Word Portrait || No Impression

He was twenty-six, ordinary, and left no impression. He had blonde hair, lightly freckled skin, and pale blue eyes. At 5 foot 10 you could say he had height on his side, but his poor posture and begrudging walk curved its impact.

He worked as a barista at an independent coffee house where there was no need for the smiley-faced pleasantries required by employees at more commercial places. So long as he got the orders right —which was hardly a feat considering the clientele consisted of has-been writers who never deviated from sugarless black coffee— and was sure to clean up after each day, he was well suited for the job. And it was a job that suited him well, too. He could never remember a time when he felt ambitious, as he was the sort of man who was content getting through each hour of each day as it presented itself.

This stoic disposition shadowed the two short-lived relationships that he had, both of which ended for the same reason; ‘it’s like you don’t even care.’ And such observations of his personhood didn’t affect him as much as his realization and acceptance that they were true. He genuinely did not care.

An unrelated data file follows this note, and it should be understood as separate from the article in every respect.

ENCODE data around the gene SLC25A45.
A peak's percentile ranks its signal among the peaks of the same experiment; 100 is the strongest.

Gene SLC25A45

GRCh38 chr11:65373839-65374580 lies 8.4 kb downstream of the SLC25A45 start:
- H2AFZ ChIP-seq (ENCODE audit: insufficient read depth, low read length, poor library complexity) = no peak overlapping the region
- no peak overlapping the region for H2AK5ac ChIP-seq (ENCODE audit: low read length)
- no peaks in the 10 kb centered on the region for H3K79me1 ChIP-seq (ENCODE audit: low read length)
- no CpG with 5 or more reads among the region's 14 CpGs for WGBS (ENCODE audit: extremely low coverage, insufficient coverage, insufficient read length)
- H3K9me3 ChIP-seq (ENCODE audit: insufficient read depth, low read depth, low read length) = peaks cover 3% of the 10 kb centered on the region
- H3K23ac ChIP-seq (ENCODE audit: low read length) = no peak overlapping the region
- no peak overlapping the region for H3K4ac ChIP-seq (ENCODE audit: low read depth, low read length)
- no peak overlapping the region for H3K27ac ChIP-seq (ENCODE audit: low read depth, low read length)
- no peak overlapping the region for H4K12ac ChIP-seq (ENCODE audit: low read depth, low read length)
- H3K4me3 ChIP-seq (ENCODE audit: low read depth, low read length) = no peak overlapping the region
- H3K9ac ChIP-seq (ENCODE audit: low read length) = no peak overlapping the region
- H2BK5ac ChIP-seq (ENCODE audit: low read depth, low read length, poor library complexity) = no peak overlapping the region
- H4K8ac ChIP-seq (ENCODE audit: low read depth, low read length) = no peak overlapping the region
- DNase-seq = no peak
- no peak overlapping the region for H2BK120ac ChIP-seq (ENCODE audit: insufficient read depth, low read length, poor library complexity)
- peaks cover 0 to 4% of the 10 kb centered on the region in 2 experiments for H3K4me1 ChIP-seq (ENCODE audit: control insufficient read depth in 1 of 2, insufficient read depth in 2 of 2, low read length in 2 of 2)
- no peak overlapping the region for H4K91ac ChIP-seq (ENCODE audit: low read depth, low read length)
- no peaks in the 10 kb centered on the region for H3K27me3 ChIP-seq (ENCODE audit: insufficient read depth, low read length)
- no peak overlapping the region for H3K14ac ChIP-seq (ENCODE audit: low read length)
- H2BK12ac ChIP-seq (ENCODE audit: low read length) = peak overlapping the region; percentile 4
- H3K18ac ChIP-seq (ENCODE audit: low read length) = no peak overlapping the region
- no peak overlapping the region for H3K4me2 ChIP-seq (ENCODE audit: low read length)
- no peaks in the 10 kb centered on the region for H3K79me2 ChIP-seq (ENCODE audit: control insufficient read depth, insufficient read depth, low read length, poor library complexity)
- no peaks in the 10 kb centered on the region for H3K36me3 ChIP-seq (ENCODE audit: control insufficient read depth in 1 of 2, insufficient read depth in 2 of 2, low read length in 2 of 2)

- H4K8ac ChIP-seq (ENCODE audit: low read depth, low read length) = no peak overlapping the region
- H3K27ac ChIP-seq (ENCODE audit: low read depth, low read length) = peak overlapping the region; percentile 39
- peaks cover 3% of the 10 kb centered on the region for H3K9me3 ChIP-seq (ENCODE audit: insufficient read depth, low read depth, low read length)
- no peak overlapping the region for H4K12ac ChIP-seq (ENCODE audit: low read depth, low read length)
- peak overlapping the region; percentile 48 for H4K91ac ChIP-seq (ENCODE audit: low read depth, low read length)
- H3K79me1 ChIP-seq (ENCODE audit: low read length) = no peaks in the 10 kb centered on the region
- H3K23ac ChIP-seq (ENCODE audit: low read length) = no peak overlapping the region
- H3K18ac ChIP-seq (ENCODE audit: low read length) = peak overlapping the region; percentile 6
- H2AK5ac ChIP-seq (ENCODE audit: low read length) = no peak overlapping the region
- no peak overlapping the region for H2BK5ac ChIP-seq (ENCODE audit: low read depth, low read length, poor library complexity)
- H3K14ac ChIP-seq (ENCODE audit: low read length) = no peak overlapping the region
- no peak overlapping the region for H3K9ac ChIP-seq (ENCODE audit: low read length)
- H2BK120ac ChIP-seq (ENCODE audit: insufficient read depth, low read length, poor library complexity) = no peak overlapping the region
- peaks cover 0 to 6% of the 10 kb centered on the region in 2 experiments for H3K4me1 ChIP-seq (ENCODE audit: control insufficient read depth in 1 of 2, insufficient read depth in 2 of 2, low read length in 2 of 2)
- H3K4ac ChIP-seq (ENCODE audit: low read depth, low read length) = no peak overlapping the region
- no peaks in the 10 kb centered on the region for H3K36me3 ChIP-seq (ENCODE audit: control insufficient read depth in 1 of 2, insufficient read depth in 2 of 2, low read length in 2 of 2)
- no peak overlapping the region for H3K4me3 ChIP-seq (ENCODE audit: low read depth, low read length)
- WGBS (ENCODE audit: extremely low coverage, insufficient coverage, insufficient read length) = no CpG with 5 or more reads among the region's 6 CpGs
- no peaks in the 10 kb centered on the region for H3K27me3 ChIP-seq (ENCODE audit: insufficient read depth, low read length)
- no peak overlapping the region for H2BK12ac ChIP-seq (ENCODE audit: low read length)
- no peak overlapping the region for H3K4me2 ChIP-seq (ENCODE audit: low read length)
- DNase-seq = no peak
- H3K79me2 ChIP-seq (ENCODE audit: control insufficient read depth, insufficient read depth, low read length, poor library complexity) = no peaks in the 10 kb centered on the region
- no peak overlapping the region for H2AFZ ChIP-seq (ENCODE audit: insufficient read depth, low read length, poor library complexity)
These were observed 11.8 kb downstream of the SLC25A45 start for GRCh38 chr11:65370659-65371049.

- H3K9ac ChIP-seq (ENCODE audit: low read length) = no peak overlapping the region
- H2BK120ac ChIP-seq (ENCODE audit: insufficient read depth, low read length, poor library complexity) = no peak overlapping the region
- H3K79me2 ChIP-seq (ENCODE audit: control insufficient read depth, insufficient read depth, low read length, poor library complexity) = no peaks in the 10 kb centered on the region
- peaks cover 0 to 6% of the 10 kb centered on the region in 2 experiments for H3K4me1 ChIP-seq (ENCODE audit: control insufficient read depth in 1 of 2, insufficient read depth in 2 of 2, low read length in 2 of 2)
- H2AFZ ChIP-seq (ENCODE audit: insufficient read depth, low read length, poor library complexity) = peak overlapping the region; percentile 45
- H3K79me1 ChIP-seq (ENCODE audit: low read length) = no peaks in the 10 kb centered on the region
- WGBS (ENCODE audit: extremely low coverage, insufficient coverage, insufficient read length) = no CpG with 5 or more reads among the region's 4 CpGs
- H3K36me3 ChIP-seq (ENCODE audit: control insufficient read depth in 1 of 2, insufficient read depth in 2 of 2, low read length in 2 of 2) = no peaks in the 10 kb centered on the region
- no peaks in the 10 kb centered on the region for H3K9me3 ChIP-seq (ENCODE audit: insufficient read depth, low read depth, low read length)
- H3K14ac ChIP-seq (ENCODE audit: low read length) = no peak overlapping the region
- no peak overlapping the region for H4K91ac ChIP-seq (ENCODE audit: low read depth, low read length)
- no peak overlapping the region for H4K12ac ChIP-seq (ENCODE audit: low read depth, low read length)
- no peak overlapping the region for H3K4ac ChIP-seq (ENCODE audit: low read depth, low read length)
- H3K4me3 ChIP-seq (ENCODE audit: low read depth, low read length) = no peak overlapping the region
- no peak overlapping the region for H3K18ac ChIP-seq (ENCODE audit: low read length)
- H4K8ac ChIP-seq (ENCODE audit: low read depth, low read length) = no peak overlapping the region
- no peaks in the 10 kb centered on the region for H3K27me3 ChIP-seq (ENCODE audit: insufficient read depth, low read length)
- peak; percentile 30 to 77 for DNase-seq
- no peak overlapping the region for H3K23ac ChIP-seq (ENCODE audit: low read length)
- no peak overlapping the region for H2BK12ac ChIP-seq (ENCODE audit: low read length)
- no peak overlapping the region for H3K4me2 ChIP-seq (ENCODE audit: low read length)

His apathy had no romantic parentage. He’d enjoyed a pleasant life as an only child to a pleasant couple who lived in a humble home where embroidered cushions with verses of scripture were not uncommon. He left school with good enough grades to get into a community college, which he later dropped out of in favor of taking up a full time job that until then he’d been working at part time.

Something about the weathered furnishing, the tired lighting, and the faint playlist of Astrid Gilberto on repeat, calmed him. That he went unnoticed was something he never noticed; satisfied with achieving a level of comfort he observed most ‘active’ people chasing. Maybe he would be a barista forever. Maybe he would not.

That he existed as an extra on the set of other people’s lives, carrying out a peripheral purpose that could easily be fulfilled by someone equally if not more qualified to serve coffee, was absolutely fine by him.

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